The Vatican

On Viganó's schism, "the Church always hopes for conversion".

Carlo María Viganó, quien fue nuncio en Estados Unidos, ha sido declarado culpable de un delito de cisma después de haber manifestado en repetidas ocasiones inaceptablemente críticas contra el Papa y contra la comunión eclesial. Davide Cito, Profesor de Derecho Penal Canónico de la Pontificia Universidad de la Santa Cruz, explica los aspectos canónicos de esta cuestión.

Maria José Atienza-July 9, 2024-Reading time: 5 minutes
schism viganó

Last July 4, the Dicastery for the Doctrine of the Faith, headed by Mons. Carlo Maria Viganò of the crime of schism and confirmed the latae sententiae excommunication he had incurred for the "public declarations, from which it follows his refusal to recognize and submit to the Supreme Pontiff, of communion with the members of the Church submitted to him and of the legitimacy and magisterial authority of the Second Vatican Ecumenical Council".

Carlo Maria Vigano, a native of Varese, was ordained a priest in 1968. He soon joined the diplomatic corps of the Holy See. He held various positions within the Roman Curia, the last of which was as apostolic nuncio to the United States from 2011 to 2016. After resigning his post for reasons of age, he became a constant critic of Pope Francis. Criticisms that have been raising their tone in recent years to the point of denying the legitimacy of the Pope, asking for his resignation or not accepting the teachings of the Second Vatican Council.

What has happened for the former representative of the Holy See in the United States to sign his separation from the See of Peter? We spoke with Davide Cito, Professor of Canonical Criminal Law at the Pontifical University of the Holy Cross, who highlights the canonical juridical foundations that support this decision of the Holy See, but reminds us that the door of the Church is always open.

A few days ago we learned of the declaration of guilt of schism by Carlo M. Viganó, former nuncio to the United States. Why is the Church declaring him guilty?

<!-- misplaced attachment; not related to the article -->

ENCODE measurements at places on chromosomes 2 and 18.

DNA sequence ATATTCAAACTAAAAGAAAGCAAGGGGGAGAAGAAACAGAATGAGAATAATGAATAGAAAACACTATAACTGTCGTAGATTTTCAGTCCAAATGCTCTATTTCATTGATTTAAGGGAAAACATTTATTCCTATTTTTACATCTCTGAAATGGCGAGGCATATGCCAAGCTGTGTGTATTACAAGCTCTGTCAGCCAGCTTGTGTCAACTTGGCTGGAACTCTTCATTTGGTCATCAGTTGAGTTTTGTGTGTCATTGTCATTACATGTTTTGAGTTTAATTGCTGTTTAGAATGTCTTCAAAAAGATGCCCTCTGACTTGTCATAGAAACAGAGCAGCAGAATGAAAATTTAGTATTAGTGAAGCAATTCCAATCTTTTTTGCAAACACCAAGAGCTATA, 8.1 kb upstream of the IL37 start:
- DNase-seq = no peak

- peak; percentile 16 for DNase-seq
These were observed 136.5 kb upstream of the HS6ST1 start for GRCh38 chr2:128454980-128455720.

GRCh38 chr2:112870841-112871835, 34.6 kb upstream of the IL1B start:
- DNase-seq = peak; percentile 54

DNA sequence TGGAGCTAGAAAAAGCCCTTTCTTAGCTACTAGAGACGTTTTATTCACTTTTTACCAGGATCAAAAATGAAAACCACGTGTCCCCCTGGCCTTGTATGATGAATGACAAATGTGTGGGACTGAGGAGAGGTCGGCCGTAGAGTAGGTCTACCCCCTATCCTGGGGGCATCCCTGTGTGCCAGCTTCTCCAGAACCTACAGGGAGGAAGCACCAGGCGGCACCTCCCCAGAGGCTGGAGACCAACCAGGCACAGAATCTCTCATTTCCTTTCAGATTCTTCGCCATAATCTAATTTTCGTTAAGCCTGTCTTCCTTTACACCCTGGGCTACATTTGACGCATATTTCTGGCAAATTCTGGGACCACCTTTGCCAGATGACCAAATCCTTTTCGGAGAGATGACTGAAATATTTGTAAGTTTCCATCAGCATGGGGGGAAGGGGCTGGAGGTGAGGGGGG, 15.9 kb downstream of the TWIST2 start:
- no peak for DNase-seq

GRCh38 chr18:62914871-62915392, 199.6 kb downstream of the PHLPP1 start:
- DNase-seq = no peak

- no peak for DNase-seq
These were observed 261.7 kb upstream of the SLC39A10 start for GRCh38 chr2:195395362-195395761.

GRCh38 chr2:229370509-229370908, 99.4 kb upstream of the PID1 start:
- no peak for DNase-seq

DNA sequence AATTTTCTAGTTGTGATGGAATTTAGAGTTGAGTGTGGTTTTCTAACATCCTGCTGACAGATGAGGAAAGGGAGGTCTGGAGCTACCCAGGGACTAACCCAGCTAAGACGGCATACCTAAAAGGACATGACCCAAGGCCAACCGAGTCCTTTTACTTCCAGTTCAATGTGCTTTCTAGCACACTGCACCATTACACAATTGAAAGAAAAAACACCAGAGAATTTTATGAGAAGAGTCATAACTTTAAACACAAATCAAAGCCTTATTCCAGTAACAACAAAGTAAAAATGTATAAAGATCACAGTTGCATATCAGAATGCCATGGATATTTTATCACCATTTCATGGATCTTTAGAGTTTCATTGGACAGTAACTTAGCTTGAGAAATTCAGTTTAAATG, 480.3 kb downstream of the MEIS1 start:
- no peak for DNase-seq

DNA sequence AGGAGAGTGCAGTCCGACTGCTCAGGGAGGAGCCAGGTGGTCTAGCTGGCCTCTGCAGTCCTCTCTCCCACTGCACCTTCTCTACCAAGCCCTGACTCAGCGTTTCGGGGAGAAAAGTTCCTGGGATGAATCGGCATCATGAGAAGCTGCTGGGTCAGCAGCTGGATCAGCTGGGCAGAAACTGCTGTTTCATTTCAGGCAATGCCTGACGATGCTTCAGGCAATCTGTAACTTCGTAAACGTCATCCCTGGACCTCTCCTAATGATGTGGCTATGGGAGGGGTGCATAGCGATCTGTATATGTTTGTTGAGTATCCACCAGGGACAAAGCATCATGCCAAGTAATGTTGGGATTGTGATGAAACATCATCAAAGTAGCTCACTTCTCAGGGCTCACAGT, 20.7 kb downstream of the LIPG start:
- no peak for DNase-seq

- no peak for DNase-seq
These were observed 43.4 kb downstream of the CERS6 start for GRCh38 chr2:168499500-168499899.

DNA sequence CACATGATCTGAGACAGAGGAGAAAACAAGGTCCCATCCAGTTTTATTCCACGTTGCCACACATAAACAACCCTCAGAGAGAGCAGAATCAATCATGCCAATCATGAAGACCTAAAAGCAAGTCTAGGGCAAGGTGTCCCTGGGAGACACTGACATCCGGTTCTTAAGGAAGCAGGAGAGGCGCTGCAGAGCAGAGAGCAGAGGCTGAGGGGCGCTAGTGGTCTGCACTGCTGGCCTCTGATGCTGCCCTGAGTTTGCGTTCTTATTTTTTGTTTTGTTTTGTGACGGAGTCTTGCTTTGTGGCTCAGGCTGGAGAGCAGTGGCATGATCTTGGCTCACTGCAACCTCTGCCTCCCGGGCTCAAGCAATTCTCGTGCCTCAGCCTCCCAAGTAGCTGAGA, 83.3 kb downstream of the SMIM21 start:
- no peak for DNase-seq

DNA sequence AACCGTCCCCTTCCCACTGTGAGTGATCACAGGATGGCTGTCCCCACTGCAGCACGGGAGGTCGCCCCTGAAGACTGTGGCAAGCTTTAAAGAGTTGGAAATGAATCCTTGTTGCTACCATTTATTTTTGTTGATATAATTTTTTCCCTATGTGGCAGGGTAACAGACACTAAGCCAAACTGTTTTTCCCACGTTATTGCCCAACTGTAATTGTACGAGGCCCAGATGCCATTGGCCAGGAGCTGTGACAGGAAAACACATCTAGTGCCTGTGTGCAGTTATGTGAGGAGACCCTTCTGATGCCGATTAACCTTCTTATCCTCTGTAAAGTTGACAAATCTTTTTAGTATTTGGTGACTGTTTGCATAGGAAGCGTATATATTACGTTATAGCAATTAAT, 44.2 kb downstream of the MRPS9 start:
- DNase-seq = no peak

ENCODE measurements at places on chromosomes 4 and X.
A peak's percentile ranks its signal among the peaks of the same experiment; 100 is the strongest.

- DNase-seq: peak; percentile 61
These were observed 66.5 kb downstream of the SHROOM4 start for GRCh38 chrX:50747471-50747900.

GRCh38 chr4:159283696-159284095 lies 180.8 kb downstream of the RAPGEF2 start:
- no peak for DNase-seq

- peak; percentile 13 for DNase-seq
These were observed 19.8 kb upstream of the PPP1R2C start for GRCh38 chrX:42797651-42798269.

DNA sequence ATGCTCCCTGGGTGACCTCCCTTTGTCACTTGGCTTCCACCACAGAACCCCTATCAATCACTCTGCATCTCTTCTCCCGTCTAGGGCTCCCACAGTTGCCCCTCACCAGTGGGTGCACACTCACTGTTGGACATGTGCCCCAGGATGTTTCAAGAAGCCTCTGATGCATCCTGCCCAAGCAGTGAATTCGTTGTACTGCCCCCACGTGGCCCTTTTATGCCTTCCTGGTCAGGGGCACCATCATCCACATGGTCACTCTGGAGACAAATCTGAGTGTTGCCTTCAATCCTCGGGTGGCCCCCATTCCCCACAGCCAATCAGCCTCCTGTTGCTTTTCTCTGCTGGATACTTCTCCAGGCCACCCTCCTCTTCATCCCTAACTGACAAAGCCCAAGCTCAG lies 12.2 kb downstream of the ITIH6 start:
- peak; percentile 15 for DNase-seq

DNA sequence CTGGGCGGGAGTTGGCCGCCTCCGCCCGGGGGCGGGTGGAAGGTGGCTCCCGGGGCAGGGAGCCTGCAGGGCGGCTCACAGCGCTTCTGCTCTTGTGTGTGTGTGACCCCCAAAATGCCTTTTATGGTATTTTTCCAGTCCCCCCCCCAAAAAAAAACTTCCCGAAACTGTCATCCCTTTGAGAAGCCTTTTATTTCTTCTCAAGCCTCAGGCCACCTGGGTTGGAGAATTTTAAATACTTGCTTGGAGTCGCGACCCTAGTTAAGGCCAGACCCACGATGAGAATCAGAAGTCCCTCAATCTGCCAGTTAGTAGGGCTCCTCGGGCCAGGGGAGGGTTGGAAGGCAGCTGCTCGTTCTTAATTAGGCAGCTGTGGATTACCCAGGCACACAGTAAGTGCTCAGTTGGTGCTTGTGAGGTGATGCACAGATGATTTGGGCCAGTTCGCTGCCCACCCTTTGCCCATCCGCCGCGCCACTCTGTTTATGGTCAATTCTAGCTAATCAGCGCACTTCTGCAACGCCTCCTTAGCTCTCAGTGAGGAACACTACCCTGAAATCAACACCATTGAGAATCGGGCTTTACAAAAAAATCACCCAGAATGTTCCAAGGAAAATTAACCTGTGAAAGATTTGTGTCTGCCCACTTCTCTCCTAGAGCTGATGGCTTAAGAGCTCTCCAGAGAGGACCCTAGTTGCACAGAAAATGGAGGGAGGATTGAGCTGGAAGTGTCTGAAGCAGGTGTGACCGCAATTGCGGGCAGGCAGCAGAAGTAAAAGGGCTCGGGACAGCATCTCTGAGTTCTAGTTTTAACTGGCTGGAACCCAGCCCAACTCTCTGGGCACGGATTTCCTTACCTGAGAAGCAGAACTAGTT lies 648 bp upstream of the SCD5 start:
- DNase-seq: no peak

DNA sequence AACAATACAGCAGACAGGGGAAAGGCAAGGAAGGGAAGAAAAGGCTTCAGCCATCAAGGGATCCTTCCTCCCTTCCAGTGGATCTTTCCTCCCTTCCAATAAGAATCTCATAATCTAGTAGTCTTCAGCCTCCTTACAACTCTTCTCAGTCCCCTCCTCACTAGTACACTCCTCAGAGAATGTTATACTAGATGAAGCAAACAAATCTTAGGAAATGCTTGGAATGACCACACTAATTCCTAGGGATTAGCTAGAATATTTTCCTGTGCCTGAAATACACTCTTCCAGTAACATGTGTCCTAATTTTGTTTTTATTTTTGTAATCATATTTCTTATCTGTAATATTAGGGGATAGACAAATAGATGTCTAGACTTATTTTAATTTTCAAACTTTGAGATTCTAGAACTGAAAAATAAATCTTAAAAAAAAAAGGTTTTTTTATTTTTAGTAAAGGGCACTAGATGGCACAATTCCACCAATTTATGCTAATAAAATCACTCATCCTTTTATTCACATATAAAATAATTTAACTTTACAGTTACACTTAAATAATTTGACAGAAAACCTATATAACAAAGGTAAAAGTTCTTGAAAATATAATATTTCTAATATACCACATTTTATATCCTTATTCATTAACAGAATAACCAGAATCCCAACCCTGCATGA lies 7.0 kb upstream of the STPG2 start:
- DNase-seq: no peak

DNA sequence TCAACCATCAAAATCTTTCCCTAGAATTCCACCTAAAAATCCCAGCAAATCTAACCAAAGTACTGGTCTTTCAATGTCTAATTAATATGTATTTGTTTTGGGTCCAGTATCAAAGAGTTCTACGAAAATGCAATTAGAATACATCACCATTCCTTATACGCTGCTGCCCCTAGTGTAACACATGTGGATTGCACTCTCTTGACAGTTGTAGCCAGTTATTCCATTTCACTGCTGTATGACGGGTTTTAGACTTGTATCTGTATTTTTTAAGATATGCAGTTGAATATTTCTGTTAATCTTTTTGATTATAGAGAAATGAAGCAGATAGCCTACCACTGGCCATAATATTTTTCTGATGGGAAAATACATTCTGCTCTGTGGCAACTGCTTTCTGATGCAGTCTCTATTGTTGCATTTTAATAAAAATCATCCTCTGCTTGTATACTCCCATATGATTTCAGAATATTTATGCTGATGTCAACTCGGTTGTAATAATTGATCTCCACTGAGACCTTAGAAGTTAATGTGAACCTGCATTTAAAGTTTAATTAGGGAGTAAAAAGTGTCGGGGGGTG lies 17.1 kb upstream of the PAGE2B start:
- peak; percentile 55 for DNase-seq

-As it appears in the press release issued by the Dicastery for the Doctrine of the Faith On July 4, a canonical penal process was carried out by the same Dicastery, which is the competent body to judge crimes against the faith committed by Bishops.

In the case of Monsignor Carlo Maria Viganò, he was "accused of the reserved crime of schism (canons 751 and 1364 CIC)" and art. 2 of the Norms on the crimes reserved to the Dicastery for the Doctrine of the Faith. 

He has been found guilty because the facts that make up the crime of schism have been proven, summarized in the words of the communiqué: "His public declarations are well known, resulting in his refusal to recognize and submit to the Supreme Pontiff, of communion with the members of the Church subject to him and of the legitimacy and magisterial authority of the Second Vatican Ecumenical Council". 

At the same time, his guilt has been proven in the sense that he has committed these criminal acts, especially serious because they touch the very identity of the Church, being crimes against the faith, with freedom and will, aware of the consequences of his actions. For this reason, Msgr. Viganò "was declared guilty of the reserved crime of schism. The Dicastery declared excommunication. latae sententiae ex can. 1364 § 1 CIC". 

Do the reasons Viganó gives for his position have any canonical support?

-Considering the statements repeatedly made by Msgr. Viganò, who, on the other hand, has refused to appear before the judge, showing once again his contempt for the legitimate authority of the Church, do not seem to have any canonical support.

 To deny, among other things, the legitimacy and magisterial authority of an ecumenical council, such as the Second Vatican Council, is inadmissible on the part of a Catholic faithful. 

At the same time, as happens in the crime of heresy, in which the heretic thinks that he, and not the Church, has the true faith, in the crime of schism, the schismatic affirms that he represents and defends the true Church against the same Church considered false and illegitimate.

The schisms in the East, the West or the one that gave rise to the Anglican Church are well known. Are we talking about the same type of schisms?